Peek behind the paper: Mesenchymal stem cell use in acute respiratory distress syndrome: a potential therapeutic application
In this peek behind the paper, Julien Freitag discusses his recent article “Acute respiratory distress syndrome and the potential therapeutic application of mesenchymal stem cells”, published in Future Science OA.
Can you introduce yourself and tell us a little about your role?
I am a musculoskeletal physician and hold an adjunct Associate Professor position at Charles Sturt University (Melbourne, Australia) in the area of Biomedical Sciences. I am the Head of Clinical Research at Melbourne Stem Cell Centre (Australia) and Head of the Clinical and Scientific Advisory Board of Magellan Stem Cells (Melbourne, Australia).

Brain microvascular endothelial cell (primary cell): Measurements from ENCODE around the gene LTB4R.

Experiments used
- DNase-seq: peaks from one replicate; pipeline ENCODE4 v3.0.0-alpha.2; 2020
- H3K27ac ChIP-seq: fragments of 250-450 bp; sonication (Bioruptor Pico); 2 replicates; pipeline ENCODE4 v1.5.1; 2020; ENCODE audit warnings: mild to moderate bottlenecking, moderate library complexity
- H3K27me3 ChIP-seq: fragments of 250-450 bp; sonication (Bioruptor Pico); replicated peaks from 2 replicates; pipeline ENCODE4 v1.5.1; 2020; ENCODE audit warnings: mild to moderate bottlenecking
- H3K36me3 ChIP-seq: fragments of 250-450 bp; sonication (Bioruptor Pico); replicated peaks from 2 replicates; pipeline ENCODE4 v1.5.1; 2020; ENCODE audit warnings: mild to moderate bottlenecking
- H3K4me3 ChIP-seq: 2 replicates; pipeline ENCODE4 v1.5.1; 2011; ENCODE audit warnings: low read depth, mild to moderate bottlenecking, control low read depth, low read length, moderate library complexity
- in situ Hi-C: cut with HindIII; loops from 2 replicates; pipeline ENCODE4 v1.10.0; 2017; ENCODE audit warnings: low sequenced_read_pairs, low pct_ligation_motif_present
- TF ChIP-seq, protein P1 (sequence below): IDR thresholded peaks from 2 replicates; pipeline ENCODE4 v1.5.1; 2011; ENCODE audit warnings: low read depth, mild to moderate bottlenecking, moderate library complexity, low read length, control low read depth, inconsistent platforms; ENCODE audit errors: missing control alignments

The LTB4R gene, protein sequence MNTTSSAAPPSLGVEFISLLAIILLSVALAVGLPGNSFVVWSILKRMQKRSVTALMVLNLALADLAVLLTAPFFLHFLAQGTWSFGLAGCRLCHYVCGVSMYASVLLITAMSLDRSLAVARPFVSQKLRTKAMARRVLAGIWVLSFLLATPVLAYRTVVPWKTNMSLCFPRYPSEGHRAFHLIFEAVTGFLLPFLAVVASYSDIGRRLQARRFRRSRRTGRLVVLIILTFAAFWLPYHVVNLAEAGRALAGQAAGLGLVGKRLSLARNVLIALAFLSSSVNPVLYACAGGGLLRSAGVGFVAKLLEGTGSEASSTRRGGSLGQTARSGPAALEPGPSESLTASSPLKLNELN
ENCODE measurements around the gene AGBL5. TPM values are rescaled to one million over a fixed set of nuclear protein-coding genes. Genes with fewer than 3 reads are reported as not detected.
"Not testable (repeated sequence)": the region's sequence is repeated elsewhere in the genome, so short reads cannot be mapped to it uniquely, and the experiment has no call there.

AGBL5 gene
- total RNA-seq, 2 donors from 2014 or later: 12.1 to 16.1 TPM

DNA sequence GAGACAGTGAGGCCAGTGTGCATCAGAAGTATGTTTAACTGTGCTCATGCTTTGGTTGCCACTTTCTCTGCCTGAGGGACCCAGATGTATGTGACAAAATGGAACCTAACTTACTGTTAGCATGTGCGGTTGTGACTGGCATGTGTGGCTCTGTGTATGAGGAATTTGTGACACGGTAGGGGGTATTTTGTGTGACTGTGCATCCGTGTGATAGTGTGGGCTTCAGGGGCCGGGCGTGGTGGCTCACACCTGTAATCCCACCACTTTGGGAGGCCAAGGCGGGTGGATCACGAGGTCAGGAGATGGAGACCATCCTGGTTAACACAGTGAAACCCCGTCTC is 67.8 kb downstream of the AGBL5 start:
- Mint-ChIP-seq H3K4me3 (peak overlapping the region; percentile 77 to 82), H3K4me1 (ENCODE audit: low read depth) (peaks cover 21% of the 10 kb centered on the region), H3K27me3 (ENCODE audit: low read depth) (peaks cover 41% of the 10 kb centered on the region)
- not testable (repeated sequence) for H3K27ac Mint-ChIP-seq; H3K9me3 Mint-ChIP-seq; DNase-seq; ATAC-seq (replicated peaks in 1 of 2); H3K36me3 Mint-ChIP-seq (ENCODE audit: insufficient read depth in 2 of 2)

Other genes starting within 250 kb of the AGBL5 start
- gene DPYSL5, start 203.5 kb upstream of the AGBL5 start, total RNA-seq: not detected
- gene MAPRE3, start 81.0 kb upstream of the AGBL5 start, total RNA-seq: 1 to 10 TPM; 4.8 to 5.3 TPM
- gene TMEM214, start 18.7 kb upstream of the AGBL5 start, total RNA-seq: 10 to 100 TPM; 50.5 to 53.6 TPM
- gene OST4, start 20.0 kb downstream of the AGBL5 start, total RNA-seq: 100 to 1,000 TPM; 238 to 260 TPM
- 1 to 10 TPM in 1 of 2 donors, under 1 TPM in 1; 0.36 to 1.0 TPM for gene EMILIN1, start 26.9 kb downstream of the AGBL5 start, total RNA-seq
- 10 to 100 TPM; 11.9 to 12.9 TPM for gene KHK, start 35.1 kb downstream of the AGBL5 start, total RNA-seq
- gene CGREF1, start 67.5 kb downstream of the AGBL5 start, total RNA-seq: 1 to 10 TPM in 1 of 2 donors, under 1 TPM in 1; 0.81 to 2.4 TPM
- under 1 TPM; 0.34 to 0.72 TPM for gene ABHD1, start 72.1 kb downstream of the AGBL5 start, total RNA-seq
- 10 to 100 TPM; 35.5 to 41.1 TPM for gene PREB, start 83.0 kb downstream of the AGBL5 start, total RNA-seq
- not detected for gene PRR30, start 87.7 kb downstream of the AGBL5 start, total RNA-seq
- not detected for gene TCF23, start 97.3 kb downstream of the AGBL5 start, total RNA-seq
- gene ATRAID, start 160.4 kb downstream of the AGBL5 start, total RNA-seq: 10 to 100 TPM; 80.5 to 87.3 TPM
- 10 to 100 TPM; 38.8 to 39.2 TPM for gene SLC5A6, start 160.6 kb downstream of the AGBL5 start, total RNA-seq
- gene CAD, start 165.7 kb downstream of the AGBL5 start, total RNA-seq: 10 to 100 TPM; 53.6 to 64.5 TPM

I am also the principal investigator in a number of translational research projects assessing the clinical application of mesenchymal stem cell therapy. I have recently published the first randomized-controlled trial on the use of adipose-derived mesenchymal stem cells (MSCs) in the treatment of knee osteoarthritis.
How does acute respiratory distress syndrome (ARDS) affect a patient’s lungs?
ARDS is a condition whereby an uncontrolled inflammatory cascade causes progressive lung tissue injury leading to increased cell lining permeability, alveolar fluid collection and resultant pulmonary edema (fluid in the lungs). ARDS may occur as a result of lung infection (as seen in COVID-19), sepsis, trauma, aspiration or drug reaction.
The increased fluid within air spaces seen in pulmonary edema leads to impaired gas exchange and may lead to respiratory failure. Left untreated, pulmonary edema can result in fatal respiratory distress or cardiac arrest as a result of hypoxia.